A few months ago, I featured a terrific graphic novel for middle-schoolers called ARTSY-FARTSY by Karla Oceanak and illustrated by Kendra Spanjer. I enjoyed this book so much and I was very excited to learn that it was the first in a series. Recently, I had the opportunity to read the second book called BOGUS, and it was just as entertaining as the first one!

In BOGUS, Aldo Zelnick is back with another one of his sketchbooks. This time, he and his friend Jack find a diamond ring that they think is "bogus." When they find that there is a $1000 reward for the ring, they realize that the ring is a real diamond; however, they also realize that Aldo misplaced the ring. Aldo and his friends decide that they have to find the ring...especially before their arch-enemy Tommy does!

As was the case in the first book, BOGUS is filled with so much humor as well as some terrific illustrations. The reader once again has the opportunity to see what a great (and funny) character Aldo is. There is also a bit of a mystery to solve as well as some important lessons. I especially liked that BOGUS featured many "B" words. In fact, there was even a "B Gallery" in the back of the book which gave definitions for all of the less familiar "B" words that appeared in the book.

I am excited to say that there in another Aldo book in the works called CAHOOTS. If it's anything like the first two books, then it's guaranteed to be not only funny but also very educational. What a terrific mix for kids and their parents!

Thanks to the publisher for providing copies of these books.

If you'd like to participate in Kid Konnection and share a post about anything related to children's books (picture, middle grade, or young adult) from the past week, please leave a comment as well as a link below with your name/blog name and the title of the book! Feel free to grab the little button too!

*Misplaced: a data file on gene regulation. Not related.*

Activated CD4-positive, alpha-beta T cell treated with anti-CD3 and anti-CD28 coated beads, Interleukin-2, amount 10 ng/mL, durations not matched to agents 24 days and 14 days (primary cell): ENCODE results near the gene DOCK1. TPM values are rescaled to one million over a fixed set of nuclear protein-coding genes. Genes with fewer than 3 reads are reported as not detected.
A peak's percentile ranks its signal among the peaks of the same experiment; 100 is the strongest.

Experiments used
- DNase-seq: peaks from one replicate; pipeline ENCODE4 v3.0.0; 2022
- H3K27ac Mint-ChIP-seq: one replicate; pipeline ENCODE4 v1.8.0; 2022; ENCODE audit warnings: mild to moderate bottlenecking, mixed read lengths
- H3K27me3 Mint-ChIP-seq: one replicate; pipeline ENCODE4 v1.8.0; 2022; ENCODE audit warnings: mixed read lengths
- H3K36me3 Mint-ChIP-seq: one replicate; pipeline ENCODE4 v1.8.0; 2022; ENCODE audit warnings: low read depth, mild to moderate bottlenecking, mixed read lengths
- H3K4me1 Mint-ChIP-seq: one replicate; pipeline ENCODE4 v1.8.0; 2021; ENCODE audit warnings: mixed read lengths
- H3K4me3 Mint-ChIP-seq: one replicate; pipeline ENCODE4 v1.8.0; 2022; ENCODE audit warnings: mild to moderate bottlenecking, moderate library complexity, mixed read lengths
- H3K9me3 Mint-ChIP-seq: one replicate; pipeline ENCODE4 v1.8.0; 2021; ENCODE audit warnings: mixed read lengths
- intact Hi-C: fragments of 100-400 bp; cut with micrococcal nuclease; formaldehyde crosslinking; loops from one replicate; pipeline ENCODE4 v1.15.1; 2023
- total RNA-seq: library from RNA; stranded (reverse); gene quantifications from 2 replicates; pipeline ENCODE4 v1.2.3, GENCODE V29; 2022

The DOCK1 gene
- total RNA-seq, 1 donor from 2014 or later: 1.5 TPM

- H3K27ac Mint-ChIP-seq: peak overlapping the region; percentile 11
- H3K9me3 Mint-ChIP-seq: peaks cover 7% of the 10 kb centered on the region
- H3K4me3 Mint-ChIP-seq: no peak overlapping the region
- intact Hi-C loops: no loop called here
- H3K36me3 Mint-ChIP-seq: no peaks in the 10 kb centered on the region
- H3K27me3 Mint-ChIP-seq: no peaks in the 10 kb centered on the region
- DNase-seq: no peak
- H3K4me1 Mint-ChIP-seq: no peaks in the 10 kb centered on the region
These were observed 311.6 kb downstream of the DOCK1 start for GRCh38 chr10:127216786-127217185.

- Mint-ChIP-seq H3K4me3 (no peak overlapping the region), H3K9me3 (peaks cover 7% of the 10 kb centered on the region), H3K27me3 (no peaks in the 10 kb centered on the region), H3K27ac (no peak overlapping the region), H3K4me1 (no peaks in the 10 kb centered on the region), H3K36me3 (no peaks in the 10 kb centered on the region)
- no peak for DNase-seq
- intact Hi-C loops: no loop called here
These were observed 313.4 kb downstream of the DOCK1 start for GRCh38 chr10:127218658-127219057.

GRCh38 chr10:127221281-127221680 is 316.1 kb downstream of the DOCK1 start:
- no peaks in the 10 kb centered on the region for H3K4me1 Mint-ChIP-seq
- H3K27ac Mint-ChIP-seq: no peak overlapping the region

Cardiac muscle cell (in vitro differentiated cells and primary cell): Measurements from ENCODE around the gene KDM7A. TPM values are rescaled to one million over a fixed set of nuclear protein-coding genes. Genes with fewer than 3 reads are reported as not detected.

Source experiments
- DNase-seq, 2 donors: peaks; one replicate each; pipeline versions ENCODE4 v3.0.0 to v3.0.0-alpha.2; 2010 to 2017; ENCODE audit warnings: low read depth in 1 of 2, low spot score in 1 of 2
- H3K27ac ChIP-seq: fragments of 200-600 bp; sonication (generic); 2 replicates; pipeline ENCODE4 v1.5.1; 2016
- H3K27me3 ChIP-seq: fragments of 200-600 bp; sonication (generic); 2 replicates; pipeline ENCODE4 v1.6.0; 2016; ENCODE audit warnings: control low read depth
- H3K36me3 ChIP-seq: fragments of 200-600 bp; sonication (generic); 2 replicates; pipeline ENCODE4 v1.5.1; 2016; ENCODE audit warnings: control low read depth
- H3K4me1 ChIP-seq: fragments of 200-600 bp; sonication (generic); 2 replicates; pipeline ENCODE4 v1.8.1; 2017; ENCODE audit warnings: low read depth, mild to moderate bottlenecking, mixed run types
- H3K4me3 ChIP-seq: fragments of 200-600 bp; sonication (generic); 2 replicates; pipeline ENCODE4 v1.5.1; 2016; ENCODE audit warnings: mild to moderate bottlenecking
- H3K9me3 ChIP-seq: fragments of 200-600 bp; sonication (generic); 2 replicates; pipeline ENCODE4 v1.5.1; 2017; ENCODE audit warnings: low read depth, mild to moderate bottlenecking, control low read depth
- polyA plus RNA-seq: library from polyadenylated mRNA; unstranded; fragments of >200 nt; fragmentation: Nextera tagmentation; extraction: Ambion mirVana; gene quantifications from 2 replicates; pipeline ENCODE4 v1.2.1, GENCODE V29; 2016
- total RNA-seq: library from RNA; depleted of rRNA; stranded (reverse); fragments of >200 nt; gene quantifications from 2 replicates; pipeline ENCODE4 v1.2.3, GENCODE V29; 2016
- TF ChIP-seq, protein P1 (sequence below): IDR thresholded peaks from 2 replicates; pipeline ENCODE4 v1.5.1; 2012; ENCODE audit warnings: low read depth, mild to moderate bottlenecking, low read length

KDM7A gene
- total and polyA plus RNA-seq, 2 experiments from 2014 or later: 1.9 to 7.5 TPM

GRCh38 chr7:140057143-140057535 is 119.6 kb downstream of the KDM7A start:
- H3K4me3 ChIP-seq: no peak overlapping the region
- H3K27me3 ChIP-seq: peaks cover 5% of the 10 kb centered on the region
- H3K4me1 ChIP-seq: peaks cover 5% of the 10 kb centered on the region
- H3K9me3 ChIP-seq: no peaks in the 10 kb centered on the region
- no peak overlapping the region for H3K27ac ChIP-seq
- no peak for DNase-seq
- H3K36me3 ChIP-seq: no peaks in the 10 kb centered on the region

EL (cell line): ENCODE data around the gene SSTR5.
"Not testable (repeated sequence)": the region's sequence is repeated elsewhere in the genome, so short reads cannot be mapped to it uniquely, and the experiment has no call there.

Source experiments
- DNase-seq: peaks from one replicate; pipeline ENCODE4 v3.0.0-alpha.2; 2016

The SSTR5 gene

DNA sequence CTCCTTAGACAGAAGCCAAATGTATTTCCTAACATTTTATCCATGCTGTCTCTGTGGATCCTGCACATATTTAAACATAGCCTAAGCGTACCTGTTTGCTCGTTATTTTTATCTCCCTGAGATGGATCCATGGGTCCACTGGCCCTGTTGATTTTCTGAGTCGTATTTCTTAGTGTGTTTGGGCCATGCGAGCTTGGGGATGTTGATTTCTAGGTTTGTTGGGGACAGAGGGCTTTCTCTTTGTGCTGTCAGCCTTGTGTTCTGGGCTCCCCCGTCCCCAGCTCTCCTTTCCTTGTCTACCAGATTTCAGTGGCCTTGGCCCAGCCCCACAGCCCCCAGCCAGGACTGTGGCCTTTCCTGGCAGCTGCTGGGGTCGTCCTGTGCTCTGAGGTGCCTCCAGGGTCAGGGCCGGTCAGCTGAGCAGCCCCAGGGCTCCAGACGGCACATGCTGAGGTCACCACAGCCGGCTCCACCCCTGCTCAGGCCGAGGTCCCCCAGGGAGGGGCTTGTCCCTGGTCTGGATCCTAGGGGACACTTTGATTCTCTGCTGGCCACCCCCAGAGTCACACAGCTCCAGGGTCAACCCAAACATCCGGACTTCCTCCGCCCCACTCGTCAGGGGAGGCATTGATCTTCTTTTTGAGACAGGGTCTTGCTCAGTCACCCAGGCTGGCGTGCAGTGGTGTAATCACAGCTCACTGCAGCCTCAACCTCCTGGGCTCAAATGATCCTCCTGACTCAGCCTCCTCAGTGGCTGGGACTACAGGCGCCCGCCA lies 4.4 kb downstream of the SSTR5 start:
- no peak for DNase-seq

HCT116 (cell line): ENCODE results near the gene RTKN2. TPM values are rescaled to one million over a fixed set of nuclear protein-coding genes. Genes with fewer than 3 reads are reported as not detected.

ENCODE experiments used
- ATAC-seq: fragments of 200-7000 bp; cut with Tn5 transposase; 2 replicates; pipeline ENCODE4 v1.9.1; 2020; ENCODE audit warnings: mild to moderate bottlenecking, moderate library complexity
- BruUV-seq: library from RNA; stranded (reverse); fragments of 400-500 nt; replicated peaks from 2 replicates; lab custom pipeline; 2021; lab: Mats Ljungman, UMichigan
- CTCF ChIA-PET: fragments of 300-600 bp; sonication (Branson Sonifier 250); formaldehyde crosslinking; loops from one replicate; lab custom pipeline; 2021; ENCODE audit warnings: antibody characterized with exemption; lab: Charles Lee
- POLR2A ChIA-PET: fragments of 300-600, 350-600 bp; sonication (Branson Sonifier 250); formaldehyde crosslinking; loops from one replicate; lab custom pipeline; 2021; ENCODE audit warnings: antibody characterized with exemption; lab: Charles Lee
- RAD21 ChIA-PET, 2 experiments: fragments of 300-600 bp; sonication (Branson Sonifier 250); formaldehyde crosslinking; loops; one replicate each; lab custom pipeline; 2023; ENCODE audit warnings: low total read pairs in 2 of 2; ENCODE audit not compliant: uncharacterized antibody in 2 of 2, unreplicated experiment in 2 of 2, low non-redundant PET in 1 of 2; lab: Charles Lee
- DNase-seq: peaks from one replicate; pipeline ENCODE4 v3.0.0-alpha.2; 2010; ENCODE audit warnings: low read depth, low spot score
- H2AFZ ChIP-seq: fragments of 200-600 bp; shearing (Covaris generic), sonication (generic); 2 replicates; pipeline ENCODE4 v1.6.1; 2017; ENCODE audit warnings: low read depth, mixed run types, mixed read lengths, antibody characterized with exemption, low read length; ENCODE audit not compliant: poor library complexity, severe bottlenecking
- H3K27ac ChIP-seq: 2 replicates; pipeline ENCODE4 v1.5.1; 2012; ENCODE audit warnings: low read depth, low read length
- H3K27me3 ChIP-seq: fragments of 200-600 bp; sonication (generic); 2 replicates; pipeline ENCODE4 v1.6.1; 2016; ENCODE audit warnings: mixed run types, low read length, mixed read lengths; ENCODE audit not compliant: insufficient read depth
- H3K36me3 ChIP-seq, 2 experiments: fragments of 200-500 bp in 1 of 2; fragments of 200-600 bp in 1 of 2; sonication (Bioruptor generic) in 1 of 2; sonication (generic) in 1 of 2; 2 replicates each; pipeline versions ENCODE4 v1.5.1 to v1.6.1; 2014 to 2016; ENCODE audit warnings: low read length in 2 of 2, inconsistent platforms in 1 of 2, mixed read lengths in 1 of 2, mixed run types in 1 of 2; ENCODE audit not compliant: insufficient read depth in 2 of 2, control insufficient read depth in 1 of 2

Beth F said...

Thanks for the graphic novel round-up. One of the best parts of Kid Konnection for me is having a ready source of gift ideas for the little ones in our life.

bermudaonion said...

They all sound good, especially The Popularity Papers. I'm glad graphic novels have become more mainstream because they're a great way to get reluctant readers to read.

Sandy Nawrot said...

Both of my kids love graphic novels. They are quick and easy to read, and a feast for the eyes. I'm going to show this post to them and see if there are any here they want to check out. We are going to make a big library trip before we head off to Indiana next Wed!

rhapsodyinbooks said...

The Popularity Papers looks like a lot of fun. I'm with Kathy on being glad GNs are becoming more mainstream, because that will make them easier to find!

Peppermint Ph.D. said...

Every year the number of kids who actually read books is dwindling. In my college classroom, the very small number of students who have actually read an entire novel in their lives is astounding. I'm so glad to have graphic this highly tech world we live in, kids these days need more reading material with as much high interest material and visuals as we can possibly give them. My nephew will love the Sons of Liberty book. Thanks for the roundup!

Shooting Stars Mag said...

The Popularity Papers sound like a lot of fun. I love books that look that realistic. I know I used to read some of those when I was younger...


Dawn @ sheIsTooFondOfBooks said...

GNs are a great way to teach history, aren't they!?

and that new Aldo Zelnick ... I agree, this is such a fun series; he's a great character!